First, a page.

Did you say settlement freeze? Ethnic cleansing of Palestine accelerates

by Yaniv Reich on November 16, 2009

Not only do Israeli ethnonationalist fundamentalists reject a settlement freeze, even a temporary one, they are preparing secret plans for expanding the Maale Adumim settlement, which cuts off East Jerusalem from the rest of the West Bank, by building another 1200 hectares and incorporating the smaller settlement of Kedar into Maale Adumim.

According to documents received by Peace Now, the Israeli NGO, these plans were drawn up by experts commissioned by Israel’s interior ministry (which is headed by the charming Shas politician Eli Yishai of “we should bombard thousands of houses in Gaza, destroy Gaza. As simple as that” fame). He now decides whether to approve the plan.

The Independent (UK) reports:

The expansion is on a highly sensitive piece of real estate that both sides see as holding the key to whether the Palestinians will have a viable state with their own corridor between the north and south parts of the West Bank.

Israeli plans also call for expanding Maale Adumim northward in an area known as E1, but US opposition has thus far stopped Israel from building residential buildings there, although a police headquarters has been established.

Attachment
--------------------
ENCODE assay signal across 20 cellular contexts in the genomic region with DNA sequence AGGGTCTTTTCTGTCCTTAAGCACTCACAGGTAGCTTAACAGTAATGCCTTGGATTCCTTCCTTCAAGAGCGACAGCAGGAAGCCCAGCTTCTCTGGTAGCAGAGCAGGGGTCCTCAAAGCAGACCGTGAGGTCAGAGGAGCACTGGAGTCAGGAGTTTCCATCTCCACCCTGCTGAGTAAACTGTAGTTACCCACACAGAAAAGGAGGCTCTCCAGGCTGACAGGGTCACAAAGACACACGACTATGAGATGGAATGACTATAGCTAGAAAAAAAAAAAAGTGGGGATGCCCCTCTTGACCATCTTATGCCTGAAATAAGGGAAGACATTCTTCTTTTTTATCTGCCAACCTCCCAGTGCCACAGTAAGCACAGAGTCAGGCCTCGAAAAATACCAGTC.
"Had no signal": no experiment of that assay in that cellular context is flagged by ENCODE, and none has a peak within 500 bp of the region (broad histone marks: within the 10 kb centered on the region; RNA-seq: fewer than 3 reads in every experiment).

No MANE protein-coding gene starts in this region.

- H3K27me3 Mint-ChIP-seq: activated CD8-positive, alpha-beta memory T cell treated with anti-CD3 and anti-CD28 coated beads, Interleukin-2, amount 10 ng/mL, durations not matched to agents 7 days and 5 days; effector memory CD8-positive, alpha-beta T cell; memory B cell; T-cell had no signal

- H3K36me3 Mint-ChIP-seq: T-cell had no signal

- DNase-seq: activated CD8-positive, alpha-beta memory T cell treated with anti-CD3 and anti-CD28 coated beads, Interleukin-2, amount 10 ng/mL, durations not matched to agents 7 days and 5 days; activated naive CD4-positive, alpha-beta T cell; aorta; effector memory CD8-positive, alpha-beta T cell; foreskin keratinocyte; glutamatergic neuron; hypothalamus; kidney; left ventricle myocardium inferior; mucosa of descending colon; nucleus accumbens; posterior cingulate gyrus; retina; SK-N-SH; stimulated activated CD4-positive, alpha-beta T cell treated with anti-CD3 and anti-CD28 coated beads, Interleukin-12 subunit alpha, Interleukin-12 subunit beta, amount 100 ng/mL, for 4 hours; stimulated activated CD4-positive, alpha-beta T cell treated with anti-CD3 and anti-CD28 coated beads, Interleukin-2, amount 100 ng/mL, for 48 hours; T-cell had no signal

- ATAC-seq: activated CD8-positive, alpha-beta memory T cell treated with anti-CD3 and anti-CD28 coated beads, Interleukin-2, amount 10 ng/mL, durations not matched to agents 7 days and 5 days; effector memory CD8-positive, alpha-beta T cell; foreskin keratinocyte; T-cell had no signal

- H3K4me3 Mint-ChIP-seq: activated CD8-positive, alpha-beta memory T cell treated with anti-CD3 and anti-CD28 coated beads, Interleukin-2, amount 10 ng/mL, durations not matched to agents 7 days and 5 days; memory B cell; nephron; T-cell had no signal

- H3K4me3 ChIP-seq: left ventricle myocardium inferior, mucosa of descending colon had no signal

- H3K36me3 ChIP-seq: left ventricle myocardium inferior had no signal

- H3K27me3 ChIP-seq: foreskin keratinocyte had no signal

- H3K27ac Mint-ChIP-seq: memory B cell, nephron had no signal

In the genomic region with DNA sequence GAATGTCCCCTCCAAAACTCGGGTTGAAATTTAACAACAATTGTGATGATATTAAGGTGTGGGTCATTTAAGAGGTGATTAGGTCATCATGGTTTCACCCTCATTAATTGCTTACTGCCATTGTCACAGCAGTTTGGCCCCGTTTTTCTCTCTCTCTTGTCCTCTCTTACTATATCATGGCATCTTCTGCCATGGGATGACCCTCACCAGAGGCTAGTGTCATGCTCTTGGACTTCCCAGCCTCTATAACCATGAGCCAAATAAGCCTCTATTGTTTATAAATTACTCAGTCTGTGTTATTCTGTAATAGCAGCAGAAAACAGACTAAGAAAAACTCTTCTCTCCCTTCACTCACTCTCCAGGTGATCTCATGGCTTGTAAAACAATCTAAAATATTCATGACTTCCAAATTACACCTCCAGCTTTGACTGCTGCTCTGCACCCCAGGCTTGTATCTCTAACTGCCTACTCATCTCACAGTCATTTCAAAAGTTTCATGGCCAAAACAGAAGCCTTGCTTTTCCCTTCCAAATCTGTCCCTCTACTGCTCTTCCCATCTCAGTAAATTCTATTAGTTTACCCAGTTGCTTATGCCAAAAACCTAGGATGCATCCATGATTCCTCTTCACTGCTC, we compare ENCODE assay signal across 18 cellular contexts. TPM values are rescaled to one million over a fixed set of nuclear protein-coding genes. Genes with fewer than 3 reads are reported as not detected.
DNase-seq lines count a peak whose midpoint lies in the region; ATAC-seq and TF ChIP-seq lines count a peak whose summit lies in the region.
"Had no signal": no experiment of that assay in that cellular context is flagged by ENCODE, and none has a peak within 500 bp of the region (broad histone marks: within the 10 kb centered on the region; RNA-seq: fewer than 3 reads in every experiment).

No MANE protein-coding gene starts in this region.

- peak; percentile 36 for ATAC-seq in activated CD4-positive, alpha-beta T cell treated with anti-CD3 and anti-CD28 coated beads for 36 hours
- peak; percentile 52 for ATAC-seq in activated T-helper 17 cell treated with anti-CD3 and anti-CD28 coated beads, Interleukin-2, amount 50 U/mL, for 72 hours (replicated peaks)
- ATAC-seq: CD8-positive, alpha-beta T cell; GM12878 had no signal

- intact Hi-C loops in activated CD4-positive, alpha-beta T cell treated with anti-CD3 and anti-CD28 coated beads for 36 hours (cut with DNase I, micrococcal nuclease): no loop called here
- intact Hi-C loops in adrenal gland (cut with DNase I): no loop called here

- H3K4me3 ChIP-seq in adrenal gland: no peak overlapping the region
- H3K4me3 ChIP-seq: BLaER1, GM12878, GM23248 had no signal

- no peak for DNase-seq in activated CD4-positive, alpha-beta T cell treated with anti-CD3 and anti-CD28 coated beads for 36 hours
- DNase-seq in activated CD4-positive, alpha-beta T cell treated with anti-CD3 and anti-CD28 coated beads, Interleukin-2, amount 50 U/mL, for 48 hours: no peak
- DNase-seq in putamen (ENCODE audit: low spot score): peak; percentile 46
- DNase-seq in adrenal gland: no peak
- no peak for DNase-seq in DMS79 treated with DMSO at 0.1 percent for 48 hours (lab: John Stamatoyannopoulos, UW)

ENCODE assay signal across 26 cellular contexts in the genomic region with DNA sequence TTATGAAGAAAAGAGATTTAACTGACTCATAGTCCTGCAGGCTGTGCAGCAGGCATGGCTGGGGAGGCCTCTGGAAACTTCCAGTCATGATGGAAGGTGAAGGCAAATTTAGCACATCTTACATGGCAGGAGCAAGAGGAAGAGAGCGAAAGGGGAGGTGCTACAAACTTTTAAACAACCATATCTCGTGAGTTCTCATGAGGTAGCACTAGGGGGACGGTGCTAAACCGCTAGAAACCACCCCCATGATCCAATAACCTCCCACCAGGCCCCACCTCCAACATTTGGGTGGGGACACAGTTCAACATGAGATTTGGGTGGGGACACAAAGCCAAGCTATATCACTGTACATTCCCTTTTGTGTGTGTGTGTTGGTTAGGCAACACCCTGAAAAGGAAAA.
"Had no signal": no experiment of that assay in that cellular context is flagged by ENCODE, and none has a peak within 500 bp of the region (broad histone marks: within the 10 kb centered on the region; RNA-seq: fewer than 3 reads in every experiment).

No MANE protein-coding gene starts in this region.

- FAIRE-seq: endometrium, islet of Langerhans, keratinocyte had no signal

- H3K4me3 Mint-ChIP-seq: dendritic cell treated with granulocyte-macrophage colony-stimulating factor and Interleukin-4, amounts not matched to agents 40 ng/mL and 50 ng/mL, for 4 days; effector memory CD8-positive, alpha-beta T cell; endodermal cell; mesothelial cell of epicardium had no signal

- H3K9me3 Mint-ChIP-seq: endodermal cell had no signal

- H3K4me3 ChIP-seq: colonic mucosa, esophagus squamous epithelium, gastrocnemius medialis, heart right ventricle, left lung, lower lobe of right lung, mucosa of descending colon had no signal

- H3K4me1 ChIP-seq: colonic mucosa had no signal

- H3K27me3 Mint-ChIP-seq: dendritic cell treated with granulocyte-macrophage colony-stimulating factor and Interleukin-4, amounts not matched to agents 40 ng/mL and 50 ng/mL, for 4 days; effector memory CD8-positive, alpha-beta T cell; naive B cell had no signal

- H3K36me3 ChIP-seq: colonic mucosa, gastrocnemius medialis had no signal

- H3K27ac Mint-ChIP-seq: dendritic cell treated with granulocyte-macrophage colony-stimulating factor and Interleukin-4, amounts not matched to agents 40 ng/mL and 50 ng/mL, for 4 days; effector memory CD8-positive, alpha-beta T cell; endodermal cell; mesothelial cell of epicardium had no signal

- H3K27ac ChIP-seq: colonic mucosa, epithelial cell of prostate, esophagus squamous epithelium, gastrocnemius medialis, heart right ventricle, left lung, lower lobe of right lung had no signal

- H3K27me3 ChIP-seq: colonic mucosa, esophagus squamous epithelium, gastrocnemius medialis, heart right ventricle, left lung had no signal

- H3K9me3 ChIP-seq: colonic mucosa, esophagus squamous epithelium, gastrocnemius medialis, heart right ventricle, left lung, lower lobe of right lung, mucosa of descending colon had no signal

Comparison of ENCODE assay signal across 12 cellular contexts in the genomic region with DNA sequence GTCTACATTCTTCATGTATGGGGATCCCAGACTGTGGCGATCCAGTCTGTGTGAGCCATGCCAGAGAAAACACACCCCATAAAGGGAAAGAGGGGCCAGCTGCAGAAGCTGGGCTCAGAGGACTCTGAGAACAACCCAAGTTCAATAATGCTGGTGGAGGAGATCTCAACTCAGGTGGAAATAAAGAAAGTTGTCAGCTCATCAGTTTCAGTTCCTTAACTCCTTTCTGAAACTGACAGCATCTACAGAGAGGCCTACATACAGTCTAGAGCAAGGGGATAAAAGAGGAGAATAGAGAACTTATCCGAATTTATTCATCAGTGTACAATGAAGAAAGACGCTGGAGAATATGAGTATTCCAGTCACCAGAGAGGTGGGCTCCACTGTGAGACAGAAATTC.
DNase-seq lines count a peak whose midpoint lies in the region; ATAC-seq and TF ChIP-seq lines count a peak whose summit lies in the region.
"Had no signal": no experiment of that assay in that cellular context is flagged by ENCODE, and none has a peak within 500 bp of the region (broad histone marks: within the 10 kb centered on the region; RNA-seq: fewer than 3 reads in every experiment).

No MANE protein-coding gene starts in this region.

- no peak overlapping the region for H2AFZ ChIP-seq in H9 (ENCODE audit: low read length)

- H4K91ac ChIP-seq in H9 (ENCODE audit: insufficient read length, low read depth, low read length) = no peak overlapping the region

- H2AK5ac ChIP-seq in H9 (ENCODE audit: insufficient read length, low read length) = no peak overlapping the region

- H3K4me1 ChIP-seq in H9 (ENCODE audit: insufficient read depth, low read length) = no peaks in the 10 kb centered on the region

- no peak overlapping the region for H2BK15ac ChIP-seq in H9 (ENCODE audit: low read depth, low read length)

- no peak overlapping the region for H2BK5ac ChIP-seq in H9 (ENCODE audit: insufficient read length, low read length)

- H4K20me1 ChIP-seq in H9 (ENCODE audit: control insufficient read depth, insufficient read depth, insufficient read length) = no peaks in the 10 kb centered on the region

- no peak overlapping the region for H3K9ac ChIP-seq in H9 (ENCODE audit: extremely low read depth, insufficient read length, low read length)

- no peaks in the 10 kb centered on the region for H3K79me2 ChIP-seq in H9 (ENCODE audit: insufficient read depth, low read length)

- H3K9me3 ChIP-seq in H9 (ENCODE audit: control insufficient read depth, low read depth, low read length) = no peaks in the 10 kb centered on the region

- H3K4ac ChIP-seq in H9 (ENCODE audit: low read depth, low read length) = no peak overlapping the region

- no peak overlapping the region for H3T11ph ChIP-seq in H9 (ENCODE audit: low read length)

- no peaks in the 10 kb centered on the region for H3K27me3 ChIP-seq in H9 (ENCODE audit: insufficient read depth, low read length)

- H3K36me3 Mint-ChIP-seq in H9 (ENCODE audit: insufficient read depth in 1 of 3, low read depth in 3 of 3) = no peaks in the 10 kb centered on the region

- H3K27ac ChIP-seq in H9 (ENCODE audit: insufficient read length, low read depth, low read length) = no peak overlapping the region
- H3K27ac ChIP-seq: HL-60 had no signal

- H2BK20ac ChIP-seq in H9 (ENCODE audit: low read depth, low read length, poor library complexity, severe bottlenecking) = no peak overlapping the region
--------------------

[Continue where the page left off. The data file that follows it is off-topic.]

The new plan, if approved by the interior minister, Eli Yishai, will help pave the way for the building of 6000 housing units between Maale Adumim and Kedar and on other lands to be annexed by Maale Adumim, says Peace Now staffer Hagit Ofran. “What they have in their minds is the expansion of Maale Adumim and this is one step towards that,” Ms. Ofran said of government
planners.

Here is a map to gain some perspective on the area.

Jerusalem Map, 2006 (Source: FMEP)

Jerusalem Map, 2006 (Source: FMEP)

Pay close attention to how these efforts are “justified” in Israeli minds:

Hizki Zisman, a spokesman for the Maale Adumim municipality, said making Kedar part of Maale Adumim is an administrative matter of uniting local authorities and does not involve expropriating more land from Palestinians. He said the panel recommendation was “professional, not political” and that there was a great need to expand the settlement because of young couples needing bigger apartments.

Given that this process has continued unabated for 42 years, its hard not to conclude that Israel will never stop this ethnic cleansing without systematic and continuous pressure on both political and economic fronts.

If you think otherwise, I encourage you to articulate your case for why we should wait until the average Israeli voters are ready to hold their government, and themselves, accountable for this.

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